Monday, April 16, 2012

Minimizing energy cost on the interplanetary express

kw: analysis, energy, space travel, economics

It is frustrating. Space fiction is filled with 35th Century, or 135th Century folks flitting about space in their interstellar runabouts, going to Mars or Neptune like we might go to Omaha or Yokohama, and catching some kind of hyperspace express to cruise out to Aldebaran or some other locale a few hundred parsecs distant, for a rather modest cost.

The fact is, space travel requires a lot of energy, and energy costs something. At the moment, though, it costs more than it should because a space vehicle has to carry the fuel to make its entire journey, and we take advantage of tricks like using the atmosphere of Earth to slow the return module to parachute speed (or landing speed, for a shuttle-type vehicle, not that any currently exist).

A number of new technologies have been proposed to get a vehicle off the Earth without using any on-board fuel, such as laser propulsion. I don't propose to get into such a discussion here. Rather, given that some kind of remote assist is developed, what is the lowest cost of getting something from point A to point B?

For comparison, we might consider that it costs a few dollars ($20 or less) to ship a kilogram of any legal substance via public carriers or even the US Postal Service, say from western Pennsylvania to Massachusetts, a distance of about 800 km. If I were to personally deliver the package by driving both ways, it would cost more. My car gets 30 miles per gallon, or 48 km/gal, on the highway. That's also about 12.7 km/l. Gas (petrol) cost alone for the 1,600 km trip comes to 33.3 gallons at $4, or $133. But that's partly because the material being moved now weighs a metric ton, not just one kg. On a per kilo basis, the cost is thirteen cents. So the USPS or other carrier is only a few percent efficient, compared to my own costs, if I were carrying lots of packages in my one-ton car (and if I worked for free).

In actuality, the energy costs to the Postal Service or FedEx or whoever, are still a minor portion of total costs. But let's consider that energy-only cost a baseline: $0.133/kg to go 1,600 km, or about 8 cents per 1,000 km. Now let's consider moving a more modest 200 km, but straight up. That'll get us in the neighborhood of the ISS. USPS might charge only $5, but I doubt it. We'll consider achieving orbital velocity separately.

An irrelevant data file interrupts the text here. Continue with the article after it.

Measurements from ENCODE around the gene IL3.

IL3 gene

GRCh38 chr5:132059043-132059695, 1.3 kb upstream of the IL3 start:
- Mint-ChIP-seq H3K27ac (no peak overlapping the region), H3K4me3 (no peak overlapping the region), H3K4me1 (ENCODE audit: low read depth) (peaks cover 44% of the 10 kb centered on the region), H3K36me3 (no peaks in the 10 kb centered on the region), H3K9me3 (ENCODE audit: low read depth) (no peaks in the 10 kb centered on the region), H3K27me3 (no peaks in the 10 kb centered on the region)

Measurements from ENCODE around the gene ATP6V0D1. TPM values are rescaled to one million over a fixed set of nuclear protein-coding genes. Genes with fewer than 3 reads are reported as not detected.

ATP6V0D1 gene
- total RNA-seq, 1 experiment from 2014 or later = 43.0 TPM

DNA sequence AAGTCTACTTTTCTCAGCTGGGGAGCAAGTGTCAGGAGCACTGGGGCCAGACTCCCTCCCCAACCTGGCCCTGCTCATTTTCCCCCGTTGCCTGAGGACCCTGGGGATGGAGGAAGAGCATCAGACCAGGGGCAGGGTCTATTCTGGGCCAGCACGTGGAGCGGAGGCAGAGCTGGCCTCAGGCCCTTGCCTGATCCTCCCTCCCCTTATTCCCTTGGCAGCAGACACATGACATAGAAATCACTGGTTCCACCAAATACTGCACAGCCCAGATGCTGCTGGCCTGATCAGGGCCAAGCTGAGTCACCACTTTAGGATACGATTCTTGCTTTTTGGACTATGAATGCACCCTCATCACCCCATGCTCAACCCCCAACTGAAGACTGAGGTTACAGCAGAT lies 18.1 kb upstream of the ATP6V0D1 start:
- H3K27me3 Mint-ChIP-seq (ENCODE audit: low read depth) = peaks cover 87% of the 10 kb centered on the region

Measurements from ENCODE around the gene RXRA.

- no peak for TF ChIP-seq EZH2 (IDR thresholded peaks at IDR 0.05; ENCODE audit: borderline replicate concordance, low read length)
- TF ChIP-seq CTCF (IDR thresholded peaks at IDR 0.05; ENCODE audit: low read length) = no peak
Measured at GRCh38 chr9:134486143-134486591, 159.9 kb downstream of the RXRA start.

What's the gravitational potential difference between Earth's surface and an altitude of 200 km? Considering the Earth as a point object, which is mathematically valid from its surface outward, potential V = -GM/r. At the surface, Vs = -6.64×10-11×5.97×1024/6.37×106 = -6.255×107 J/kg. Add 200 to the 6,370 km radius of the earth and recalculate, and we get Vorbit = -6.065×107 J/kg. Subtracting these two, we get 1.90×106 J/kg. So what does that amount of energy cost?

In the US, gasoline costs $4 per gallon, and has an energy content of 3.2×107 J/l or 1.2×108 J/gal. The most efficient methods of using gasoline are only 30% efficient, however, so the usable energy cost is about ten cents per megajoule, or 10-7 $/J. Liquid hydrogen can be bought for about $0.40/l, and running the figures I find it costs about 20% more than gasoline for a joule of energy obtained from hydrogen. We can use the 10¢/MJ figure for our calculations. Thus, lifting a kilogram to orbital altitude costs nineteen cents.

Keeping it there requires moving it at orbital velocity, however, which is 7,910 m/s. Ek = ½MV² = 3.13×107 J/kg. This comes to $3.13/kg, more than sixteen times the cost of achieving altitude. That's an important fact about getting around in space: δv (delta vee), or change in velocity, can be a larger factor than the gravitational potential. However, at this point, let's consider that, if we truly could achieve costs as low as $3/kg to get an object into orbit, it would be revolutionary: Attaining orbit presently costs about $10,000/kg. With such a reduced cost we could think about visiting the outer planets.

The major factor going from planet to planet is the gravitational potential relative to the Sun. At Earth, this comes to -8.85×108 J/kg; at Neptune, it is much smaller: -2.95×7 J/kg. Subtracting these yields 8.55×108 J/kg, which costs $88.50/kg. Getting out of Earth's gravity well is a fraction of this (about $6/kg, similar to the cost of going to the Moon). But now there is a time factor to consider. It takes fifteen to twenty years to get to Neptune on a ballistic orbit. In other words, if some kind of energy deposition mechanism gives our one kilogram package an initial velocity of about 40 km/s, it will coast out to Neptune, and have nearly no kinetic energy left, but it might take twenty years or more.